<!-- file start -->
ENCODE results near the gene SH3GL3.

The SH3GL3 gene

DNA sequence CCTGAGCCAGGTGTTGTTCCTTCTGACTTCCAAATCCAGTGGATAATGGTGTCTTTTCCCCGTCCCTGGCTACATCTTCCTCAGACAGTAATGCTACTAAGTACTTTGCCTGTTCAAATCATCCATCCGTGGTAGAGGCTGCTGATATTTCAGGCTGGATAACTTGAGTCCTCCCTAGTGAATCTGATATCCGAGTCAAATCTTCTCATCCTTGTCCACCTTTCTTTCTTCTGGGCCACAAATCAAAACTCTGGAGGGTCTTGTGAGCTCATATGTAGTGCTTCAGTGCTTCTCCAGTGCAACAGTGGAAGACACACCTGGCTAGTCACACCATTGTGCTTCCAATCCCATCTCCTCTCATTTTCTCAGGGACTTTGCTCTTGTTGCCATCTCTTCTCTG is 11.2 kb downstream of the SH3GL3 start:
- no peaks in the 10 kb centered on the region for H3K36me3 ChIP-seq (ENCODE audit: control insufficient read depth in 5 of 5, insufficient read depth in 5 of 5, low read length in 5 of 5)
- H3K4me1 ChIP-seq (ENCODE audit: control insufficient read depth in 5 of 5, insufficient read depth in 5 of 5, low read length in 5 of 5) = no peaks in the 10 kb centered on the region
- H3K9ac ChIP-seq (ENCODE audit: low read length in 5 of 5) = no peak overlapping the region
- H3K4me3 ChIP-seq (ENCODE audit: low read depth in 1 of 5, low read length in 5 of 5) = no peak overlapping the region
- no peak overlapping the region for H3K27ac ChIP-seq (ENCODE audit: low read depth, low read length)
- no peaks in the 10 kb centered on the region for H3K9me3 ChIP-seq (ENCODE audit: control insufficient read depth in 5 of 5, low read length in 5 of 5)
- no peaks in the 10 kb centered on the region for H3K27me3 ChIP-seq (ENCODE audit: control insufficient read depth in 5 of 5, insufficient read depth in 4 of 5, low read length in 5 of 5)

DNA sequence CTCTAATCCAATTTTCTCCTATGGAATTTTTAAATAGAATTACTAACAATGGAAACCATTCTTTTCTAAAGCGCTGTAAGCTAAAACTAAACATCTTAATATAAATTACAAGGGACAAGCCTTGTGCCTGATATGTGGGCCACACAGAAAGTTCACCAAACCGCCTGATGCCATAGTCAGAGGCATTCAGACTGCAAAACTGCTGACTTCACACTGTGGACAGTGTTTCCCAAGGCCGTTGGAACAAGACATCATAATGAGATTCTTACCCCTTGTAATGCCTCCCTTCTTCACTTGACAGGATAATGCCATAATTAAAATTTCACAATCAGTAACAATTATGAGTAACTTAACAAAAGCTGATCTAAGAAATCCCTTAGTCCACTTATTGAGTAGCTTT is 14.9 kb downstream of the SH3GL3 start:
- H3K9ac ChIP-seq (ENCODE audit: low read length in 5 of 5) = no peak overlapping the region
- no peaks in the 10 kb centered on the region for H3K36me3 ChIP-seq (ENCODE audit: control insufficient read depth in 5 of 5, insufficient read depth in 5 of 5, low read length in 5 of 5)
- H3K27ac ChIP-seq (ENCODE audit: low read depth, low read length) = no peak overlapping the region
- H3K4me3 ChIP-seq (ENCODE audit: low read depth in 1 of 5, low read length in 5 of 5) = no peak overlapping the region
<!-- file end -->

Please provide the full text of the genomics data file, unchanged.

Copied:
ENCODE results near the gene SH3GL3.

The SH3GL3 gene

DNA sequence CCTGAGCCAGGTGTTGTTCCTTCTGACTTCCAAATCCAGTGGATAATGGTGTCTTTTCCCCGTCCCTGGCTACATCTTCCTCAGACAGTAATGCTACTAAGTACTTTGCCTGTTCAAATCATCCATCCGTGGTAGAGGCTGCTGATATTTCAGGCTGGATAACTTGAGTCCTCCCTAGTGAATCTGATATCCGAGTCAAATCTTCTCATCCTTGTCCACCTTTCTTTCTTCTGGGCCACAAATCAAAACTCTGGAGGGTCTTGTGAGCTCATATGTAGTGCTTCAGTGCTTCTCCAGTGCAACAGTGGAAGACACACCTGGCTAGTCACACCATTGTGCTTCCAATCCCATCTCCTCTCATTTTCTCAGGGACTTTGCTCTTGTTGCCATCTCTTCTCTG is 11.2 kb downstream of the SH3GL3 start:
- no peaks in the 10 kb centered on the region for H3K36me3 ChIP-seq (ENCODE audit: control insufficient read depth in 5 of 5, insufficient read depth in 5 of 5, low read length in 5 of 5)
- H3K4me1 ChIP-seq (ENCODE audit: control insufficient read depth in 5 of 5, insufficient read depth in 5 of 5, low read length in 5 of 5) = no peaks in the 10 kb centered on the region
- H3K9ac ChIP-seq (ENCODE audit: low read length in 5 of 5) = no peak overlapping the region
- H3K4me3 ChIP-seq (ENCODE audit: low read depth in 1 of 5, low read length in 5 of 5) = no peak overlapping the region
- no peak overlapping the region for H3K27ac ChIP-seq (ENCODE audit: low read depth, low read length)
- no peaks in the 10 kb centered on the region for H3K9me3 ChIP-seq (ENCODE audit: control insufficient read depth in 5 of 5, low read length in 5 of 5)
- no peaks in the 10 kb centered on the region for H3K27me3 ChIP-seq (ENCODE audit: control insufficient read depth in 5 of 5, insufficient read depth in 4 of 5, low read length in 5 of 5)

DNA sequence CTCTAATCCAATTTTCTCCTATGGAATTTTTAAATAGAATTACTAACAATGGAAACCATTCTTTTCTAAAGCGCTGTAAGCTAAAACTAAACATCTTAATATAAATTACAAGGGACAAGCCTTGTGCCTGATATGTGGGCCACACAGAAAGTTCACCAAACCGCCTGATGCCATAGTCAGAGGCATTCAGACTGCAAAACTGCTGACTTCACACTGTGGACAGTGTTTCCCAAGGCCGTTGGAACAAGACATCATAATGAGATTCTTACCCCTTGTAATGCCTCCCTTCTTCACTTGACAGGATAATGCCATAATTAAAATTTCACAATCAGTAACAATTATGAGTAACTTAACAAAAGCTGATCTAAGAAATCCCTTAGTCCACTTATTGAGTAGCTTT is 14.9 kb downstream of the SH3GL3 start:
- H3K9ac ChIP-seq (ENCODE audit: low read length in 5 of 5) = no peak overlapping the region
- no peaks in the 10 kb centered on the region for H3K36me3 ChIP-seq (ENCODE audit: control insufficient read depth in 5 of 5, insufficient read depth in 5 of 5, low read length in 5 of 5)
- H3K27ac ChIP-seq (ENCODE audit: low read depth, low read length) = no peak overlapping the region
- H3K4me3 ChIP-seq (ENCODE audit: low read depth in 1 of 5, low read length in 5 of 5) = no peak overlapping the region